A central theme of the book of I Peter, doing good and performing good works, was the focus of discussion for the last session of the Theologian-in-Residence lecture series at Tusculum College.
“Doing good” had a distinct meaning to those in the ancient Roman world and the author of I Peter redefines the term to help build the early Christians’ identity in their faith, said Dr. Travis Williams, assistant professor of religion at Tusculum, who led the annual series.
Dr. Williams is a leading expert on the often-neglected book, having written two books about the epistle as well as numerous essays and articles. The Theologian-in-Residence is an annual lecture series, now in its 24th year and sponsored by the college with partial funding from Ron Smith.
The use of the terms such as “good works” and “doing good” are used much more in the book of I Peter than in the remainder of the New Testament, Williams noted. A consensus of Biblical interpreters agree that the author of the epistle is encouraging his readers to act in a way consistent with popular standards of conduct recognized by Greco-Roman society to help lessen the amount of hostility towards them.
This position, however, shows a misunderstanding and misinterpreting of good works by these Biblical scholars, Dr. Williams said. An error in this view is its focus on the optimism that doing good will help end the tensions between the Christians and their neighbors and create more positive interaction with outsiders.
But, that optimism is not there nor is doing good works presented as a solution to the persecution issue. Noting I Peter 3: 16-17 he said, the author tells the early Christians to keep their consciences clear so when they are maligned for their good conduct in Christ, they will put their accusers to shame.
Biblical scholars have also interpreted the good works motif as referring to a shared value system including what is seen as good by God and by the Greco-Roman society, Dr. Williams said. However, he said, there was not that much common ground between the two value systems.
The key to interpreting “good works” is to understand how the early Christian reader of the letter would have comprehended the term, he said.
Asia Minor, the area where the Christians lived to whom the epistle was written, was a Hellenistic region, whose culture had been influenced by the Greeks for centuries since its conquest by Alexander the Great.
An important facet of Greek culture was gift giving and the idea of civic benefaction, he explained. Wealthy, elite citizens were recognized as “noble and good” for their contributions to their community. Inscriptions on buildings and statutes that honor these civic benefactors often refer to these individuals as “good and noble” or some variation of the wording.
“It is almost used as a technical term,” Dr. Williams said. These civic benefactors were wealthy citizens, leaders in the community who donate money to the city. These donations were often made toward building construction, supplying grain during times of scarcity, paying for games/spectacles or traveling as an ambassador to Rome for the city.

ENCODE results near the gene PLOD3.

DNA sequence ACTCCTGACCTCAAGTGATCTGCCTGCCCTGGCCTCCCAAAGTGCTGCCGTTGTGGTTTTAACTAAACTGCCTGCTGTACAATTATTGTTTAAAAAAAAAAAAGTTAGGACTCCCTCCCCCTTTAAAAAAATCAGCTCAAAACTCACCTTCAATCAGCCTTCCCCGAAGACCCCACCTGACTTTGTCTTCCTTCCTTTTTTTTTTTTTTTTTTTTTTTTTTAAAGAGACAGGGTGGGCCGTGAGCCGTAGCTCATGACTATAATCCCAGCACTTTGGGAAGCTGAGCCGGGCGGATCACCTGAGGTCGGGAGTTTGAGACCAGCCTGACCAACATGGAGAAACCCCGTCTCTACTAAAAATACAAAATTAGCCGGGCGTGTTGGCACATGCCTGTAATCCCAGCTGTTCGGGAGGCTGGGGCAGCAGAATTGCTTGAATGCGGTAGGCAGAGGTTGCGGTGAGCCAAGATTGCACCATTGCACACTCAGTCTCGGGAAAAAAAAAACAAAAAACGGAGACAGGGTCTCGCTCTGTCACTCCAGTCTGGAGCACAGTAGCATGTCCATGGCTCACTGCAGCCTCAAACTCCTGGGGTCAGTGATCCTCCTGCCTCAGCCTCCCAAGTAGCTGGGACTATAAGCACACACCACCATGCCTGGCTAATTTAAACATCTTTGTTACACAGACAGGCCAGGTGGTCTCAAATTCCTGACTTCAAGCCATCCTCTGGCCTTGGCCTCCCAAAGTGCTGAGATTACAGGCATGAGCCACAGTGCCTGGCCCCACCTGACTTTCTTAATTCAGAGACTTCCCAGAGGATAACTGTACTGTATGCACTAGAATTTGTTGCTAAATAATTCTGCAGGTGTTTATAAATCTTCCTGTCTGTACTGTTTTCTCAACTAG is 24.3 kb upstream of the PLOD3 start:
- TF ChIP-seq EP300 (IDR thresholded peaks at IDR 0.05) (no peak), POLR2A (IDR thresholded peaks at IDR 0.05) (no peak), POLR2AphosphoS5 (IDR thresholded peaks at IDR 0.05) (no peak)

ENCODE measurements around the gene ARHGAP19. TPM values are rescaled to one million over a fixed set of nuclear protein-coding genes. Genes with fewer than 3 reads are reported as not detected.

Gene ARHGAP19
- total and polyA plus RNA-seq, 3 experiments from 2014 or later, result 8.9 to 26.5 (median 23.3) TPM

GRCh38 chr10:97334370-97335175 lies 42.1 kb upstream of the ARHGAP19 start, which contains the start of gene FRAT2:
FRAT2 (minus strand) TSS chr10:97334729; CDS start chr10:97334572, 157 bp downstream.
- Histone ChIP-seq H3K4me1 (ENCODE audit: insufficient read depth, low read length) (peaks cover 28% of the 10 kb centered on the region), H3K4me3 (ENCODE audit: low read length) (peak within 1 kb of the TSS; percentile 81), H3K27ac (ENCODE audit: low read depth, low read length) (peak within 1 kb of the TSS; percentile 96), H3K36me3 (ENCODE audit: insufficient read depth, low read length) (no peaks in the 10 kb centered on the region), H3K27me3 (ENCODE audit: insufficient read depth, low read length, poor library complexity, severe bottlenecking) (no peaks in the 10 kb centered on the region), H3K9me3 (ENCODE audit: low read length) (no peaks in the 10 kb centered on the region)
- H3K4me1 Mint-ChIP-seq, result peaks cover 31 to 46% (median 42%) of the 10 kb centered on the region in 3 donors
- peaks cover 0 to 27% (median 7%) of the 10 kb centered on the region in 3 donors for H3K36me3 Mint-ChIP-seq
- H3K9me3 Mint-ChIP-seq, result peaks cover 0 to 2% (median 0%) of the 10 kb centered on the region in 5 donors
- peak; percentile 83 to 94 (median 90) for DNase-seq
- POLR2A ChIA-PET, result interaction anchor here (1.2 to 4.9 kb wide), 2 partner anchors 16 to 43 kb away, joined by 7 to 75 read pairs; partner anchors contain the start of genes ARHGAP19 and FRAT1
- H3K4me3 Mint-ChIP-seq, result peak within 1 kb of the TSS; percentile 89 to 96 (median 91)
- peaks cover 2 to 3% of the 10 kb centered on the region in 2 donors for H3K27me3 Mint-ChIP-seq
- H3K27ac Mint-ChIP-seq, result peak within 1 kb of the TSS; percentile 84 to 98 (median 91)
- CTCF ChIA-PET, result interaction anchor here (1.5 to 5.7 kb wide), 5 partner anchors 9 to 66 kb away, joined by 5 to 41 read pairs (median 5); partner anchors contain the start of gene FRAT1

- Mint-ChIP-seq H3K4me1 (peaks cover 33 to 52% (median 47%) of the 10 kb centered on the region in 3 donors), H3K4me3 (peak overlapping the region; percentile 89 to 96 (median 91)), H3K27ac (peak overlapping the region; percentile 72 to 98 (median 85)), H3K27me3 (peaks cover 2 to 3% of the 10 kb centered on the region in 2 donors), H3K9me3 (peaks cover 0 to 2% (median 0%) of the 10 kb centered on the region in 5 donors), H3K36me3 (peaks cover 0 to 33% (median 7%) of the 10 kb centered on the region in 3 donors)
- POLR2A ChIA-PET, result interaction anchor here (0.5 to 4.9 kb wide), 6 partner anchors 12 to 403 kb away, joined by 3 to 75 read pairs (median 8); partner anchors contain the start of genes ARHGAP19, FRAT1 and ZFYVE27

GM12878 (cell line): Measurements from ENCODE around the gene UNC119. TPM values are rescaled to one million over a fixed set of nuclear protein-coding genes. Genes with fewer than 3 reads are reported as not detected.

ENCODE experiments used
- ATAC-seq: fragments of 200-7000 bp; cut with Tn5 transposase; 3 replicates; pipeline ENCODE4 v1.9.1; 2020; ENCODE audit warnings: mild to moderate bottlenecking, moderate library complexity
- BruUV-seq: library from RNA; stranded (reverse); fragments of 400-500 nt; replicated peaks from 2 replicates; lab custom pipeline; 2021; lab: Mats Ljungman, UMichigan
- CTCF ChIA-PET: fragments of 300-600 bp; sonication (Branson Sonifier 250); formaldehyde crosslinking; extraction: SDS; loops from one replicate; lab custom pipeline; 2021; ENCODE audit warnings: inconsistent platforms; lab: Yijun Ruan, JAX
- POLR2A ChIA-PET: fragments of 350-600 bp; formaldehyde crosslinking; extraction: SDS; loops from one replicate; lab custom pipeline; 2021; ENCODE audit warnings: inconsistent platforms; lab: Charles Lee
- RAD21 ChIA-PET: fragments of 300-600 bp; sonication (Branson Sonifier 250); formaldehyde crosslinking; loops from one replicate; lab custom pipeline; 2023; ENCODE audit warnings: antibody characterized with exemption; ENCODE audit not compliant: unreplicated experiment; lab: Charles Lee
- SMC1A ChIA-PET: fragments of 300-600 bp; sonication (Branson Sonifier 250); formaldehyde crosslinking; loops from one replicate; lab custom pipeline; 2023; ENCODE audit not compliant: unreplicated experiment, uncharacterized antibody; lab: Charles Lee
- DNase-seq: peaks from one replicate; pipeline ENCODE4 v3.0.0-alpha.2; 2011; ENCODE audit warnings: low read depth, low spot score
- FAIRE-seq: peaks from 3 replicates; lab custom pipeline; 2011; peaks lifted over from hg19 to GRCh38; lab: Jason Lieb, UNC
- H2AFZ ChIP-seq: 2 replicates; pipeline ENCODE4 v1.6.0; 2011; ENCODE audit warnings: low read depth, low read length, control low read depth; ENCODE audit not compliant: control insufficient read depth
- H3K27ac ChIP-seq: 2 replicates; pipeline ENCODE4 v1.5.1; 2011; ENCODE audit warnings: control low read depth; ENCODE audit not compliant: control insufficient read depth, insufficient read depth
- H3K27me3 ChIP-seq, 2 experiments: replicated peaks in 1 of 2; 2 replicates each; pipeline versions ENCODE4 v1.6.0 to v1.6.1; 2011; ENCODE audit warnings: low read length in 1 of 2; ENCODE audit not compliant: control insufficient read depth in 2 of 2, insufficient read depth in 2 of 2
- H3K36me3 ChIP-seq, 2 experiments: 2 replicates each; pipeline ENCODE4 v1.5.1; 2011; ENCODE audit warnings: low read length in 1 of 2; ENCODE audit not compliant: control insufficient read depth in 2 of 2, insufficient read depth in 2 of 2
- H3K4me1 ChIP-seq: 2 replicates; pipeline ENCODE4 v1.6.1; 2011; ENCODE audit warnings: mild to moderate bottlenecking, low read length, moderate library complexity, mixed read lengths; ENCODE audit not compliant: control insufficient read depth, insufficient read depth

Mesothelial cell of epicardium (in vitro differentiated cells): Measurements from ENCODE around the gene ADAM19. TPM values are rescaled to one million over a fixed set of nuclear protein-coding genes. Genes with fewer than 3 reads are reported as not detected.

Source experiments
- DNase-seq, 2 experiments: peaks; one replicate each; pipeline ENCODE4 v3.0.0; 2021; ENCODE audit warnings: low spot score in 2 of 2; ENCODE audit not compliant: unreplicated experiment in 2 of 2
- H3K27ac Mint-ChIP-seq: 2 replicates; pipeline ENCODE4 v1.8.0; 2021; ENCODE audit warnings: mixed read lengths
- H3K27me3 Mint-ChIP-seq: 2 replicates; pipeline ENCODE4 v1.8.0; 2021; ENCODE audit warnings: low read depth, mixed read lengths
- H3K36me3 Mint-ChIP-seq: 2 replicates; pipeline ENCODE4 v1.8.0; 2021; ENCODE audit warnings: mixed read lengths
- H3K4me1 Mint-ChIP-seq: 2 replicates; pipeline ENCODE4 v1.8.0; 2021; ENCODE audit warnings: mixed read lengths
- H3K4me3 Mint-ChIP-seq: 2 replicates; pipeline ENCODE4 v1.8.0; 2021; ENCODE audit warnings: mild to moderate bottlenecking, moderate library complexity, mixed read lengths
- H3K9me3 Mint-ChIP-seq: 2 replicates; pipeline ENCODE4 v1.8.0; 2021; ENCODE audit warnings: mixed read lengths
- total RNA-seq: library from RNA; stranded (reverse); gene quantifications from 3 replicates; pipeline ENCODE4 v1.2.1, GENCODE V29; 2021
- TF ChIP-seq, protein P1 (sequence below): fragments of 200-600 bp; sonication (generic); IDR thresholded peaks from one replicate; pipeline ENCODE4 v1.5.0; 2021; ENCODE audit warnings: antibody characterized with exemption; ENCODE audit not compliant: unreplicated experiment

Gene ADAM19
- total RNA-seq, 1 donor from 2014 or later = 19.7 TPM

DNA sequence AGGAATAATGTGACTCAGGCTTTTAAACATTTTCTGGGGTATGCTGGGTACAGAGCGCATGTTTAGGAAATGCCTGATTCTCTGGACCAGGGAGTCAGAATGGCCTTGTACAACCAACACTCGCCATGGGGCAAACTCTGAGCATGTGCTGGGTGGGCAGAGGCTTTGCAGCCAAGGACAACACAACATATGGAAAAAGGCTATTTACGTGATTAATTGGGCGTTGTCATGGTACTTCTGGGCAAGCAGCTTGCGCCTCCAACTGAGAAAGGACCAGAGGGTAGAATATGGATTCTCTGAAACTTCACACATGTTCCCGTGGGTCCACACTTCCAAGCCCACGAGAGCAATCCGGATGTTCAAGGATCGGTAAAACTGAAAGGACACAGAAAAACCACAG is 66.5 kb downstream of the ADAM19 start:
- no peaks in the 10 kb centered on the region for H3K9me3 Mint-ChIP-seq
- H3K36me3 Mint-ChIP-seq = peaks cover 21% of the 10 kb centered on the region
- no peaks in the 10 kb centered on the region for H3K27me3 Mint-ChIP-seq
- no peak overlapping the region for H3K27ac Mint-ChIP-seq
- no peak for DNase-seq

Some argue that the author of I Peter is encouraging Christians to become civic benefactors and donate money to the city. However, Dr. Williams said, there are three problems with this view. First, most Christians were not wealthy and could not become benefactors. Secondly, there was not a real need for the donations the benefactors were making because cities collected taxes for these projects, which leads to the third problem. Since the donations were not needed, these donations were part in a socio-political struggle between wealthy citizens for a limited amount of honor, and it is unlikely that these citizens would allow Christians as part of a disliked group to compete for prestige.
Instead, the author of I Peter draws on this “good works” language, using it in a subversive way to give it another meaning. The author uses the language as part of his encouragement to the readers to cautiously resist the societal norms of the Greco-Roman world by taking a known term but presenting it in an alternative way than what is expected, Dr. Williams continued.
“Doing good” is given a theological value in passages such as I Peter 3:16, he said. “Good conduct is to not be determined by society but by following Christ,” he continued. The epistle defines good works as how Jesus defined them, he said, and the author mentions prayer, hospitality, loving others as oneself and using spiritual gifts as good works in the epistle.
Redefining the term “good works” has an internal function as well, Dr. Williams said. The book of I Peter is addressing a beleaguered group and encouraging them to continue in their faith, he continued.
The author is providing a way for the early Christians to cope with their disadvantages. “He is not encouraging them to change the situation but to change how they view themselves,” Dr. Williams said.
By redefining such terms as good works and doing good, the author is relocating a source of self esteem, changing “good and noble” from how it is defined by their society to a definition centered in following Jesus that his readers can achieve.